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Corn Pudding? Spoon Bread?

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I've never had either one, but something along these lines sounds like it might be an intriguing addition to the Thanksgiving menu. But what are they, exactly? I looked at some corn pudding recipes on Epicurious and they seem to be custardy, sweet and maybe a bit bland unless you start adding things like chives or cayenne or cheese. Spoon bread seems to always have cornmeal, sometimes corn kernels, and I'm guessing will come out with a bit of a rougher texture, maybe somewhere between corn pudding and corn bread? How close am I? Can I make either one ahead and either reheat or serve at room temp? Anyone have a recipe they love?

(Alack and alas, most of our guests are decidedly suspicious of food with taste, herbs or spices, so I probably won't be adding cayenne or jack cheese or other lovely sounding things. Maybe a sprinkle of nutmeg, but I won't tell them.)

TIA

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  1. If you will scroll down to 10/25 I posted 2 recipes for spoonbreads. One called Awendaw which is fabulous and uses cooked grits along with the cornmeal. I discovered that last year in Damon Lee Folwers New Baking book and then found I had it in several southern cookbooks. The other is my family's old favorite recipe.

    Spoonbreads are custardy, more like a cornbread souffle. Serve hot and fresh from the oven with butter and gravy. Yum.

    1. I made Paula Deen's corn casserole last Christmas and it was a huge hit! In typical Paula fashion, it has a stick of melted butter, lots of cheddar, and sour cream. It was super easy to make and was really tasty.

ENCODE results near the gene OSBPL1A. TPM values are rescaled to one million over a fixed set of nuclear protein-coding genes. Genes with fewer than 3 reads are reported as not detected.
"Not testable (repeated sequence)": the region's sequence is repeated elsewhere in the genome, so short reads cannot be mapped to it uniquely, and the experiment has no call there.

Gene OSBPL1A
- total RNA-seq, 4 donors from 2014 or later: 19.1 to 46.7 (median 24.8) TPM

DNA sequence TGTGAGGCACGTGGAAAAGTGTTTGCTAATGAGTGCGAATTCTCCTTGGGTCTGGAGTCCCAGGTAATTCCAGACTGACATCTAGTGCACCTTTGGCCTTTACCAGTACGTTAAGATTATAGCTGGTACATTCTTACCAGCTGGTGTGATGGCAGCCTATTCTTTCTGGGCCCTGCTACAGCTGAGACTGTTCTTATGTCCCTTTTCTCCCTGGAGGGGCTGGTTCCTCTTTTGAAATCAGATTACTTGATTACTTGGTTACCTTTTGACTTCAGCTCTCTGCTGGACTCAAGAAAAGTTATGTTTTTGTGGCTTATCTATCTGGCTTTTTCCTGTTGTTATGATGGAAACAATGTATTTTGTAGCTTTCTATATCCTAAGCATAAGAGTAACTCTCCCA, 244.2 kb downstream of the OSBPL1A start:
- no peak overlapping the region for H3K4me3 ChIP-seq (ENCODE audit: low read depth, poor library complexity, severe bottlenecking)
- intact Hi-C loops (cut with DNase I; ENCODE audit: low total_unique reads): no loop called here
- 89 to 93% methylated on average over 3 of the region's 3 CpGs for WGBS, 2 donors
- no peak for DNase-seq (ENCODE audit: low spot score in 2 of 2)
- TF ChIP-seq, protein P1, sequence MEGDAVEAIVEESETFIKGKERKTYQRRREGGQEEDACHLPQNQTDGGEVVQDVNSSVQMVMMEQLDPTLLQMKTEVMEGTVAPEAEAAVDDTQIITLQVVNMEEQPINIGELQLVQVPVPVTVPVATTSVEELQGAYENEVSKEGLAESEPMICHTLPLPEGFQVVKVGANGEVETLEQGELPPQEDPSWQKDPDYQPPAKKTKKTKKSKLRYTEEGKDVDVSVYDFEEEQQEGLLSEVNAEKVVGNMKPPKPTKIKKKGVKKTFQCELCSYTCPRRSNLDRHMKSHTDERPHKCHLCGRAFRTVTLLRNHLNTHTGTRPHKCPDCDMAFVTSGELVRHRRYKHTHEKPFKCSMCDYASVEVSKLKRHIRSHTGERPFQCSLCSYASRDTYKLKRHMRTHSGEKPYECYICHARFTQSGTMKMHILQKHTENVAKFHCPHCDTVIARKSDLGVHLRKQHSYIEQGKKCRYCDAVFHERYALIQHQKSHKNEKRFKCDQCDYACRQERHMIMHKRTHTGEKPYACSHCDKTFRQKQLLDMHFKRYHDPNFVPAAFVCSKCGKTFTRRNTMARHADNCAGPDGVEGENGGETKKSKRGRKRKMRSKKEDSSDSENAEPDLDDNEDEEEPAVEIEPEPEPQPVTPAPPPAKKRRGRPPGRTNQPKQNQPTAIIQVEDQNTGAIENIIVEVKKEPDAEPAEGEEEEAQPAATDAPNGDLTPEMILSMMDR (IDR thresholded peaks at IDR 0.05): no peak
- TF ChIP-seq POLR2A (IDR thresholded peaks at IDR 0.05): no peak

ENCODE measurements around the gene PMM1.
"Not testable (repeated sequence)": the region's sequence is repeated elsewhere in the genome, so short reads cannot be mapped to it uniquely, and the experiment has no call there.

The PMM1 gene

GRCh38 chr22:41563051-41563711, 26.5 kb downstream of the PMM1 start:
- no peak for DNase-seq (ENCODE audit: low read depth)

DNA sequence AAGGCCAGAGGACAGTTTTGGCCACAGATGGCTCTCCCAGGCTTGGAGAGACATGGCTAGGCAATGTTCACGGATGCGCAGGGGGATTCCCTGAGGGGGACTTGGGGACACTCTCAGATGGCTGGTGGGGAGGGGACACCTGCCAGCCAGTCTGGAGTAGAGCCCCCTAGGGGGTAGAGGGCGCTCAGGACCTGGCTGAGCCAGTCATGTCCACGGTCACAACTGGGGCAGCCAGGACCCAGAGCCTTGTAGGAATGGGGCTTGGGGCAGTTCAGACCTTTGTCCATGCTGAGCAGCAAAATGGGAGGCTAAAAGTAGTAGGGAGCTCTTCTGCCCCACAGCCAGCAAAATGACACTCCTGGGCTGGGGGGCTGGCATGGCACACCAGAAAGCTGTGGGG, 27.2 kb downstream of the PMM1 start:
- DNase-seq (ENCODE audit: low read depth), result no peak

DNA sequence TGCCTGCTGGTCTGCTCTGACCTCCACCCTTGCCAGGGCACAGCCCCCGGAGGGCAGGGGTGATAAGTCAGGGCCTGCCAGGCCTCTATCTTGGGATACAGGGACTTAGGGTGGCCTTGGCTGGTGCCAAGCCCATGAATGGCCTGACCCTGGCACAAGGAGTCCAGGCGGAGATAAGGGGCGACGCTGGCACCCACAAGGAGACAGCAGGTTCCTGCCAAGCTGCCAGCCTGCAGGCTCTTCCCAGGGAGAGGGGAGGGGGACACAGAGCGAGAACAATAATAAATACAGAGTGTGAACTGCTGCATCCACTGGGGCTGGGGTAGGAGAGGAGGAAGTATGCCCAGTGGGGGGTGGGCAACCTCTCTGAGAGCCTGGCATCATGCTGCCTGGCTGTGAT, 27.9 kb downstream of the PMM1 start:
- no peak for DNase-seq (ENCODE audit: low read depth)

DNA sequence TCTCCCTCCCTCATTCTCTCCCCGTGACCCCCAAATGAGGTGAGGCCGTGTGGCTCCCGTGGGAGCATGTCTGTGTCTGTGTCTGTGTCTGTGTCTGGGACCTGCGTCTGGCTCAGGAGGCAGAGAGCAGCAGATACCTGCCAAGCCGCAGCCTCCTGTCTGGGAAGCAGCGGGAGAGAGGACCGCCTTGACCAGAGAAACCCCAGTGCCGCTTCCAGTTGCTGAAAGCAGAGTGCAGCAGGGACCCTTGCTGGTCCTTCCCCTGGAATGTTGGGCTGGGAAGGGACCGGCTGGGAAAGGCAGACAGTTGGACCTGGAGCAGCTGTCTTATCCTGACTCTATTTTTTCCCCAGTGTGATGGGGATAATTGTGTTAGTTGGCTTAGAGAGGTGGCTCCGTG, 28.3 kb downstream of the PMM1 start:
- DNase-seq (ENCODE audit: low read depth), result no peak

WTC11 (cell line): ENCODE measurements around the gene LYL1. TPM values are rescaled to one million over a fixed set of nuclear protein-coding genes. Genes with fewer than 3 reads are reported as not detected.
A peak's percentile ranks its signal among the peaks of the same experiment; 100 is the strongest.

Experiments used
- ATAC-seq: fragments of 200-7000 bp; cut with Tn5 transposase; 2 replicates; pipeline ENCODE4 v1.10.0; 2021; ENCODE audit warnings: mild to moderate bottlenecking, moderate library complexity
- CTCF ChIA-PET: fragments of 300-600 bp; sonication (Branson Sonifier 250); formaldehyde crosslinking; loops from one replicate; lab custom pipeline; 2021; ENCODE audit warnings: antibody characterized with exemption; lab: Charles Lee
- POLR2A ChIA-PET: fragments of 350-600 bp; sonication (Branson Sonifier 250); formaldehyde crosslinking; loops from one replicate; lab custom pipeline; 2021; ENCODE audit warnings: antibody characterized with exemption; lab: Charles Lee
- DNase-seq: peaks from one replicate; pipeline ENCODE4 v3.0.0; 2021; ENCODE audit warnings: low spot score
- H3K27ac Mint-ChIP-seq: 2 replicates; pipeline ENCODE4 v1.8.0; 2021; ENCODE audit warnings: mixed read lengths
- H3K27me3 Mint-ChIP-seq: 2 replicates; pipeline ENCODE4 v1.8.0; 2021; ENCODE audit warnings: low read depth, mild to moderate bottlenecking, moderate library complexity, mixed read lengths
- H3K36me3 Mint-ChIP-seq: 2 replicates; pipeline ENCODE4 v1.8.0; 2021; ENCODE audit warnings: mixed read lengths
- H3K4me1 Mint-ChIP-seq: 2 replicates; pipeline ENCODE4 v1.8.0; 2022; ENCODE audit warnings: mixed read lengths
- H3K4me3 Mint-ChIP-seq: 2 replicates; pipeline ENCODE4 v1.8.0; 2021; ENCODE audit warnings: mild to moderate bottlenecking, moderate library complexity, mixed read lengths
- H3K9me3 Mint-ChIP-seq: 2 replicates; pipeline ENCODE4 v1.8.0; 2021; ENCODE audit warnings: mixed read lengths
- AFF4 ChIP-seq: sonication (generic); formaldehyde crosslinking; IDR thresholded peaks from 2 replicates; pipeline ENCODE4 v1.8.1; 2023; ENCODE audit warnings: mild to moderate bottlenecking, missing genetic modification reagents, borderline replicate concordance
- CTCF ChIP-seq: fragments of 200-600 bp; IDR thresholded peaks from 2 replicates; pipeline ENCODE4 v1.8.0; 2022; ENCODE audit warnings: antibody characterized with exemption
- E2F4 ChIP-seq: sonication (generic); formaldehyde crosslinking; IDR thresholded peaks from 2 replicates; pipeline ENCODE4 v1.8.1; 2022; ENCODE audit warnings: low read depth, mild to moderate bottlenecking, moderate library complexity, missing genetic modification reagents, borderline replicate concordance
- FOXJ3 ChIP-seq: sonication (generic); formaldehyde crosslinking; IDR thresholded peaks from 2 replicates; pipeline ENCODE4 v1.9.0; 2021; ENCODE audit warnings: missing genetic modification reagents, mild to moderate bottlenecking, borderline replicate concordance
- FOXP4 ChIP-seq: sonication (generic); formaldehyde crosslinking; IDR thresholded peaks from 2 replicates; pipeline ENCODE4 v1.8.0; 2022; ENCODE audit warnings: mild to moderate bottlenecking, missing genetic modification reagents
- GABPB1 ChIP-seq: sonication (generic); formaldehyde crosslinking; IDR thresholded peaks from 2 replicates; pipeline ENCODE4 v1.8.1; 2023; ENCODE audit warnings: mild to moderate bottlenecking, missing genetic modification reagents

http://www.foodnetwork.com/food/recip...

      1. It's a country-style recipe. My Ohio Grandma makes it & it's good, like Candy said a cornbread souffle. It's generally a starch/vegetable side dish. Corn-spoon (what Grandma calls it) is best served fresh from the oven.

        1. Spoon bread usually has a starch, such as cornmeal or wheat flour, usually cooked with a liquid, and other ingredients over a double boiler, then cooled and mixed with eggs then baked like a casserol, these dishes can be prepared to the last step , cooled and baked up to a day later, Puddings usually have no starch, fresh corn eggs milk and cream and are baked custard style in a bain-marie. You can also bake regular cornbread cool it and cut it into cubes poor custard over it and bake it like a traditional bread pudding.

          1. for your TH dinner, i would suggest the corn pudding.
            what it REALLY is is a FLAN with corn in it. it does not need cheese or green chiles(and i am a chef who is alwayes doing things like that- adding flavors.) my VA. mom always made corn pudding for Th. and its sweetness and creaminess were great textural and taste complements to the meal. my mom always put canned creamed corn in her corn pudding.

            Spoon bread, or "Batterbread' as it is called in Va., is a soft cornmeal pudding usually made w/ cornmeal, milk, sauteed onions, butter, eggs. no sugar or spices. we always had it at my Va. grandparents' for BREAKFAST with scrambled eggs, bacon, ham, and 'fried apples'. (it was the bread component of the meal).

            1. Joy of Cooking says spoon bread is a corn bread that is soft enough to eat with a spoon. Some times steps are taken to ensure that top or center is extra creamy. If kept simple it can serve as the starch of a meal. All the savory or sweet additions that work with corn bread can work with a spoon bread (mild or hot green chiis, cheese, corn, bacon, etc). To go even further in the sweet direction, you could make an Indian Pudding, which is flavored with molasses and baked quite a bit longer.

              paulj